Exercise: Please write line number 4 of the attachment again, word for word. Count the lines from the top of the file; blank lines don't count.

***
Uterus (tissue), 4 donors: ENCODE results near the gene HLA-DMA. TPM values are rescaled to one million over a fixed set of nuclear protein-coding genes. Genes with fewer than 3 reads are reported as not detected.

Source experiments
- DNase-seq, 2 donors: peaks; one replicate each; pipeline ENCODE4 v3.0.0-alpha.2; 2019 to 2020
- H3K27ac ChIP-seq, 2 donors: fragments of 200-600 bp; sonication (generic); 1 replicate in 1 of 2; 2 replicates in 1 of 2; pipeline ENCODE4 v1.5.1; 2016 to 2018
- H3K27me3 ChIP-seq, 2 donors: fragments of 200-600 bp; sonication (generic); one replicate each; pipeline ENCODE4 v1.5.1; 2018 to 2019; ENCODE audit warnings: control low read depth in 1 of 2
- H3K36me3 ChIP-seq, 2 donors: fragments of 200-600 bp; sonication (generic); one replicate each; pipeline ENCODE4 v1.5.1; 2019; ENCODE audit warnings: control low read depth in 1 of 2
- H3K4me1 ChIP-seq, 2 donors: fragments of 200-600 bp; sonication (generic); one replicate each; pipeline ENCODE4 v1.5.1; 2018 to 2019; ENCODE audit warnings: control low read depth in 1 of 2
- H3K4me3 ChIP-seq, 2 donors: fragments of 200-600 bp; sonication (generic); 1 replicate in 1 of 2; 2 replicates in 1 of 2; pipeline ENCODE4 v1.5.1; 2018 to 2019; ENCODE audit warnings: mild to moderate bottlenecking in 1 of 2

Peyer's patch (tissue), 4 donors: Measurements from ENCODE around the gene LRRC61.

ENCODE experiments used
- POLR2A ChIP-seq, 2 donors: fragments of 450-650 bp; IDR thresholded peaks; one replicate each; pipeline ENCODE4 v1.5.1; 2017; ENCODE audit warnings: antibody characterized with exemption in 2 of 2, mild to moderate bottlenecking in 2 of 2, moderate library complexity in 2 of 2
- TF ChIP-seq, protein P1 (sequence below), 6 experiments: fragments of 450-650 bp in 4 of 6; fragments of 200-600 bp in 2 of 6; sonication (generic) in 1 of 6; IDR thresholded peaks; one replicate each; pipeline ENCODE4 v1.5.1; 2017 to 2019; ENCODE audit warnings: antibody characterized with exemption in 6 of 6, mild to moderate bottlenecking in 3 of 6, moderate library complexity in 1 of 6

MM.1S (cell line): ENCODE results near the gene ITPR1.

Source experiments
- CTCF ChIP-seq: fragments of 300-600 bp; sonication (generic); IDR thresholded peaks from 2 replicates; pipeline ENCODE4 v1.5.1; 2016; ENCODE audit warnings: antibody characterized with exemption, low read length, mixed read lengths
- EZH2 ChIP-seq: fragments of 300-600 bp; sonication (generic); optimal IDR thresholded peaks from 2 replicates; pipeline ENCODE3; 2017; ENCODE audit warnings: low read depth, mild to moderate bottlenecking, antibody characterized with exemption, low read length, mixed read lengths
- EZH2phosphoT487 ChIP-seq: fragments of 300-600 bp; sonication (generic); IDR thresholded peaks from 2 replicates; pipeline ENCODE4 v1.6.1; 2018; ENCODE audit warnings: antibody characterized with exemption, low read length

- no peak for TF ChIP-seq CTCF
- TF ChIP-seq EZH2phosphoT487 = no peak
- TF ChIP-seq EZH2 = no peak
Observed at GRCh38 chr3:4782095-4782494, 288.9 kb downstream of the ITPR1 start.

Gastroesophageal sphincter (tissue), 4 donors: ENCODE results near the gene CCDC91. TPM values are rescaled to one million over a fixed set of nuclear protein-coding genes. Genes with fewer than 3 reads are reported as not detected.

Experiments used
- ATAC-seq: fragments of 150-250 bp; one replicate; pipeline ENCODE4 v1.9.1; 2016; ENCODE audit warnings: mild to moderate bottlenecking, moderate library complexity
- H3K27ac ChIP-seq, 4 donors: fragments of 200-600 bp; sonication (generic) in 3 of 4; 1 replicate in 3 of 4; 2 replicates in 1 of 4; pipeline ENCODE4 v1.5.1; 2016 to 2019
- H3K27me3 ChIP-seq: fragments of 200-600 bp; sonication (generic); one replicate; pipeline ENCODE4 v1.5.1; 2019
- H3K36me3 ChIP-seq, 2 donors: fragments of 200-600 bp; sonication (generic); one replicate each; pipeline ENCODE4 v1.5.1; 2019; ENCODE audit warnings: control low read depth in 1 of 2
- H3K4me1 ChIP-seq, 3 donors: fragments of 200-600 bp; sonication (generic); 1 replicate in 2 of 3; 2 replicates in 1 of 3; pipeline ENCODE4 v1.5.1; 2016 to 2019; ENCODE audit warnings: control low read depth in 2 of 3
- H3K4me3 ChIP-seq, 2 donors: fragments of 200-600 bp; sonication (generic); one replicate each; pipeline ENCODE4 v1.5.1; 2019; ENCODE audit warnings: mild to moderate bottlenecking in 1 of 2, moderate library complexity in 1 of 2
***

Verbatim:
- H3K27ac ChIP-seq, 2 donors: fragments of 200-600 bp; sonication (generic); 1 replicate in 1 of 2; 2 replicates in 1 of 2; pipeline ENCODE4 v1.5.1; 2016 to 2018